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Hard, Kevin
Languages: English
Types: Unknown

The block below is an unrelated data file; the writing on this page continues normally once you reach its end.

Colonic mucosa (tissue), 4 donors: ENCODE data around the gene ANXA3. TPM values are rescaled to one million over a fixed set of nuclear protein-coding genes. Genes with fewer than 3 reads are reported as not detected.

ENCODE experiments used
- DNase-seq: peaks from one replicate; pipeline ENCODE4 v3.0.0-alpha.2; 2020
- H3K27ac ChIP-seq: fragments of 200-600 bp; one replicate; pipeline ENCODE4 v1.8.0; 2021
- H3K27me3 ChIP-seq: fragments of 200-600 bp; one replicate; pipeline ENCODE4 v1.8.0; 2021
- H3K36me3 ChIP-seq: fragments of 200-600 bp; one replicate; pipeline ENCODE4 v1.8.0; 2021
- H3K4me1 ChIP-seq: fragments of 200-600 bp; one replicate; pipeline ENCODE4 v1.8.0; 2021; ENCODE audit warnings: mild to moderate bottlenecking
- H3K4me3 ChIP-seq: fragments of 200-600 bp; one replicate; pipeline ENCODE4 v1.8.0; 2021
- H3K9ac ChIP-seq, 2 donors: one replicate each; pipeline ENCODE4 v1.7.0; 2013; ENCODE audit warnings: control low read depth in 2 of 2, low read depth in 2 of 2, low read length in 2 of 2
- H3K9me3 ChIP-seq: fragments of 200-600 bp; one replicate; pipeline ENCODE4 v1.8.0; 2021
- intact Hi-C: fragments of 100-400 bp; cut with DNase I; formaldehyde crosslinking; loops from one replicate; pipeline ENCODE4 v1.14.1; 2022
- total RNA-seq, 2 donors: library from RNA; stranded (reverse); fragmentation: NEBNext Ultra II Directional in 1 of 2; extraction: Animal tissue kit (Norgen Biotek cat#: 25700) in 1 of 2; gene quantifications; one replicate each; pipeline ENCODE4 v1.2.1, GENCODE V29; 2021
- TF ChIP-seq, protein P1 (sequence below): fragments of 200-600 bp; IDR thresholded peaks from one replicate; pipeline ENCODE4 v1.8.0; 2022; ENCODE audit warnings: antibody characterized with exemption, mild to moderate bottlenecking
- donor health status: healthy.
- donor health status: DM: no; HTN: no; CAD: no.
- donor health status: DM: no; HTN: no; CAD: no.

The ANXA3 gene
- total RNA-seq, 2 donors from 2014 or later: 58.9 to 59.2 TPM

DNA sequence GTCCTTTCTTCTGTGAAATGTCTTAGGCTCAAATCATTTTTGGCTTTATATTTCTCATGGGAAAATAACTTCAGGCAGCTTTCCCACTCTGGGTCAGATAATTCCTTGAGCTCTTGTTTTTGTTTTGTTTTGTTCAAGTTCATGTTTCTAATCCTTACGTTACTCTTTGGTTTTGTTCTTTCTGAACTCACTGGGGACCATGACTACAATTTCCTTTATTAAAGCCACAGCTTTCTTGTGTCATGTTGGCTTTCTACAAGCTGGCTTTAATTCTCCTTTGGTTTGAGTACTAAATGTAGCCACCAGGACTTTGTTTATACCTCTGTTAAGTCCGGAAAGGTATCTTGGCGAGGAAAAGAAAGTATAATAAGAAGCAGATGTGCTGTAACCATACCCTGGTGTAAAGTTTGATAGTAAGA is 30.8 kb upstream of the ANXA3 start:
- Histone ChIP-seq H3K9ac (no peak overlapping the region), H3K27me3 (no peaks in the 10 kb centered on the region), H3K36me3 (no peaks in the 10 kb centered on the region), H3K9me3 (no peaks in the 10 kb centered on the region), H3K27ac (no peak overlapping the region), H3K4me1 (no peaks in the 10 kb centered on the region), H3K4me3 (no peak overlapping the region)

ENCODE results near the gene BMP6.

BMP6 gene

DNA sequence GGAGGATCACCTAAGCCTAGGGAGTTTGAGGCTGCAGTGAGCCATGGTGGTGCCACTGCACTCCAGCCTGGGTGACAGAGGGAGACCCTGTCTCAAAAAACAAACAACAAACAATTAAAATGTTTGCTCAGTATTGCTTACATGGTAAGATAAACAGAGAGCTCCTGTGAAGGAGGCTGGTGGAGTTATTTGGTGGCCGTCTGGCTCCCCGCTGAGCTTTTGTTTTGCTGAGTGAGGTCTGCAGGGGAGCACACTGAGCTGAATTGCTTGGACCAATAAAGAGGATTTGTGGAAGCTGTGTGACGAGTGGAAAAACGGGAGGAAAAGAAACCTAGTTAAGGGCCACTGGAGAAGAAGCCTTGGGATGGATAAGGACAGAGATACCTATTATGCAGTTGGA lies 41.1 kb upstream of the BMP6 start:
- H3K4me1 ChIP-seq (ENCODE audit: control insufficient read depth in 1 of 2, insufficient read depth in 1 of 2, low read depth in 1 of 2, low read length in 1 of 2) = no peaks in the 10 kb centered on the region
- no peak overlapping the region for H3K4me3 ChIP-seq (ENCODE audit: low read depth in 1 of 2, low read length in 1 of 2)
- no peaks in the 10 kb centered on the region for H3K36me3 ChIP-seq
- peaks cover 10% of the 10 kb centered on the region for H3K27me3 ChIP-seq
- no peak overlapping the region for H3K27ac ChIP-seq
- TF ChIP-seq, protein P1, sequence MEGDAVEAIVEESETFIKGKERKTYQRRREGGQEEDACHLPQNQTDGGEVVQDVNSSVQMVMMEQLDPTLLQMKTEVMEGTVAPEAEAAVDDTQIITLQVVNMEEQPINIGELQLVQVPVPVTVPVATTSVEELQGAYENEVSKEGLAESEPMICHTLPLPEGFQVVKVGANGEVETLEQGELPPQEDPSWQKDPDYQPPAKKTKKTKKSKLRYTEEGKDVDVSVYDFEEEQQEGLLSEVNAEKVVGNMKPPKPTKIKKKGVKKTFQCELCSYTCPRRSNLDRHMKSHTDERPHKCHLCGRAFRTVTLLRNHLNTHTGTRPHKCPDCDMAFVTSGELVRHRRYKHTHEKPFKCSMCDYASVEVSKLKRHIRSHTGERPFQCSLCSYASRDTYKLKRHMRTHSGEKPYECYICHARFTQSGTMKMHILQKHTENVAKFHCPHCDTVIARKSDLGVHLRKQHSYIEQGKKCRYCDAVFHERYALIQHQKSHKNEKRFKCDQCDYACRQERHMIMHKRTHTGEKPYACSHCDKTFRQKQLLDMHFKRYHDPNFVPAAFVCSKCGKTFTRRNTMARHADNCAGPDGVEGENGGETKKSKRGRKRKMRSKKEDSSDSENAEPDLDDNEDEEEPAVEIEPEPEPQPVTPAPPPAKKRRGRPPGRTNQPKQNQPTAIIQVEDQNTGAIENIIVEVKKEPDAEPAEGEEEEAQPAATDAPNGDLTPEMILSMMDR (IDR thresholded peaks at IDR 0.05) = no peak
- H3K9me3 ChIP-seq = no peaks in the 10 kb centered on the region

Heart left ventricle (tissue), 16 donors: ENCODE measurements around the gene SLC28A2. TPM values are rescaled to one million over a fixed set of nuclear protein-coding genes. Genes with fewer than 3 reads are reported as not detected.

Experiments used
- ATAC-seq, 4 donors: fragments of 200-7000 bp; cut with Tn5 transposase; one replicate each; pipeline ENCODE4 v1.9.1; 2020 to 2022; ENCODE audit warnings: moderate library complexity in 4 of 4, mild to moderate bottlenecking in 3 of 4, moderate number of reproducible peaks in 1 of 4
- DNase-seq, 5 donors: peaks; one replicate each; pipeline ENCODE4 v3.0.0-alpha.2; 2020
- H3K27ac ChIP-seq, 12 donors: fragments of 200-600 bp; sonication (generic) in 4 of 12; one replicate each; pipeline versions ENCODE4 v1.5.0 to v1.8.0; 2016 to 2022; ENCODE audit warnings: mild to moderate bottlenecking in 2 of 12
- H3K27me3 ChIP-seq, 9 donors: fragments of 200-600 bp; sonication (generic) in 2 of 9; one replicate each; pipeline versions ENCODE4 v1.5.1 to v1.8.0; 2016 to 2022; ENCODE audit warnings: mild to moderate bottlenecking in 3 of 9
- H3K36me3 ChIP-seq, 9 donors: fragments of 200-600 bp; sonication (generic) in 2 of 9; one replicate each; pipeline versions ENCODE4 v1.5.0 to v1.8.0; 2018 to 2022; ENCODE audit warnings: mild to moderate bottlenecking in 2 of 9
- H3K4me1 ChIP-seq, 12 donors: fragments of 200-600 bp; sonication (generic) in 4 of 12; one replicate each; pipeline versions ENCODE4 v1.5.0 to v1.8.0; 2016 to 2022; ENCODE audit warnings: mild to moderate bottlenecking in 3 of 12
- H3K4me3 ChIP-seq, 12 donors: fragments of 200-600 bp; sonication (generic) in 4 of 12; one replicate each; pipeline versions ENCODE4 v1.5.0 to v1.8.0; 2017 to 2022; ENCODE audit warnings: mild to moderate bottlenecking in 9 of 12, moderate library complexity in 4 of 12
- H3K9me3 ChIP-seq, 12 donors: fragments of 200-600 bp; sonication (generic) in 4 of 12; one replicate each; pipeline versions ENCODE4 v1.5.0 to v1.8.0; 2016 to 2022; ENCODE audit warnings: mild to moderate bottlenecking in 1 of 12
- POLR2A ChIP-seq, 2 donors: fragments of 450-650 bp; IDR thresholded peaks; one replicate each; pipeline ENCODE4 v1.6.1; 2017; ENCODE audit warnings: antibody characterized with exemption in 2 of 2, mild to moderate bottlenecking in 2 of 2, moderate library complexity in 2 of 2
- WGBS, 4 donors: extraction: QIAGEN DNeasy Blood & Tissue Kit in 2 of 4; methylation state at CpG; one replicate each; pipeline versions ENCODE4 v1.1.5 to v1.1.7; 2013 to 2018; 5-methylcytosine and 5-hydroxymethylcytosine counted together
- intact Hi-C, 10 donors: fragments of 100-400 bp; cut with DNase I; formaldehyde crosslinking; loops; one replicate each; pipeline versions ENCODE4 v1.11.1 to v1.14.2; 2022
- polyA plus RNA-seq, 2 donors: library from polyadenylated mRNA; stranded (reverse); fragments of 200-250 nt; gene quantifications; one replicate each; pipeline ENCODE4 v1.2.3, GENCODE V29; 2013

This thesis presents an experimental investigation into the feasibility of using a functionally thermal fluid to enhance the performance of a Proton Exchange Membrane (PEM) Fuel Cell. Specifically, a fluid was developed that utilised a liquid-solid phase change to enhance heat transport within the fuel cell. Increasing the convective heat transfer coefficient could permit the use of smaller volumetric flow rates and reduce pumping power. The objective of the thermal fluid was to create isothermal conditions across a fuel cell and to reduce parasitic loadings from pumps and other components to enhance the overall system performance. Additionally, the fluid could reduce the system size and component cost, and stabilise temperature fluctuations within the system. The thermal fluid that was developed constituted a mix of fine, Microencapsulated Phase Change Material (MicroPCM) particles suspended in a single-phase working fluid. For successful integration with the fuel cell, the microPCMs thermal and fluid properties, and their effectiveness in transferring heat, had to be fully characterised and understood. Research consisted of experimental investigations of the fuel cell, followed by microPCM development. Experimentation on the fuel cell stack revealed a requirement for thermal stability and reduction in parasitic load from the pumps. Quantitative characterisation and development of the microPCM properties involved state of the art equipment to measure the latent heat of fusion, melting and freezing points, surface morphology and viscosity of the microPCM slurry. The effects of repeated use of solid to liquid phase change particles upon melting and solidification were studied. This lead to the further development of microPCM particles and experimentally examined in a fuel cell system. The use of MicroPCM developed in this study balanced the improvement in thermal capacity of the fluid with the increase in pumping load, when compared to the use of water alone. The study suggested that with further development of the microPCM slurry, it has the potential to significantly increase the thermal capacity of the fluid and stabilise temperatures across the fuel cell, which in turn would results in improved stack performance and electrical conversion efficiency.
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